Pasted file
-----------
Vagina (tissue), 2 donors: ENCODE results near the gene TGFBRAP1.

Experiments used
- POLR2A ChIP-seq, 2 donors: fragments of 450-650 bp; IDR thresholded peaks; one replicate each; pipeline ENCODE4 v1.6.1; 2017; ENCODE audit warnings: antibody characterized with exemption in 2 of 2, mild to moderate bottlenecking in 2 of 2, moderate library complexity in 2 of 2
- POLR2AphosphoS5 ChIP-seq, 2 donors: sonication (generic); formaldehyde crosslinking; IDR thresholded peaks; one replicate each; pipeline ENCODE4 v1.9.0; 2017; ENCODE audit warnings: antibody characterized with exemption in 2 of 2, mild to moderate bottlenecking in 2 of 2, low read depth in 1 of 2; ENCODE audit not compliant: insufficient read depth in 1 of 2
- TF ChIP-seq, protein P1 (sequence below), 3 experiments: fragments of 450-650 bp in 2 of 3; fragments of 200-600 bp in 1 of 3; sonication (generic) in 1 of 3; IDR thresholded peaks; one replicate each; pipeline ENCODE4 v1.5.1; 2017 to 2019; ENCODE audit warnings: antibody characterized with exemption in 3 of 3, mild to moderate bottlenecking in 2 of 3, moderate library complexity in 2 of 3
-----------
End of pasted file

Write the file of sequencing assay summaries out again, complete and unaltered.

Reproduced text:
Vagina (tissue), 2 donors: ENCODE results near the gene TGFBRAP1.

Experiments used
- POLR2A ChIP-seq, 2 donors: fragments of 450-650 bp; IDR thresholded peaks; one replicate each; pipeline ENCODE4 v1.6.1; 2017; ENCODE audit warnings: antibody characterized with exemption in 2 of 2, mild to moderate bottlenecking in 2 of 2, moderate library complexity in 2 of 2
- POLR2AphosphoS5 ChIP-seq, 2 donors: sonication (generic); formaldehyde crosslinking; IDR thresholded peaks; one replicate each; pipeline ENCODE4 v1.9.0; 2017; ENCODE audit warnings: antibody characterized with exemption in 2 of 2, mild to moderate bottlenecking in 2 of 2, low read depth in 1 of 2; ENCODE audit not compliant: insufficient read depth in 1 of 2
- TF ChIP-seq, protein P1 (sequence below), 3 experiments: fragments of 450-650 bp in 2 of 3; fragments of 200-600 bp in 1 of 3; sonication (generic) in 1 of 3; IDR thresholded peaks; one replicate each; pipeline ENCODE4 v1.5.1; 2017 to 2019; ENCODE audit warnings: antibody characterized with exemption in 3 of 3, mild to moderate bottlenecking in 2 of 3, moderate library complexity in 2 of 3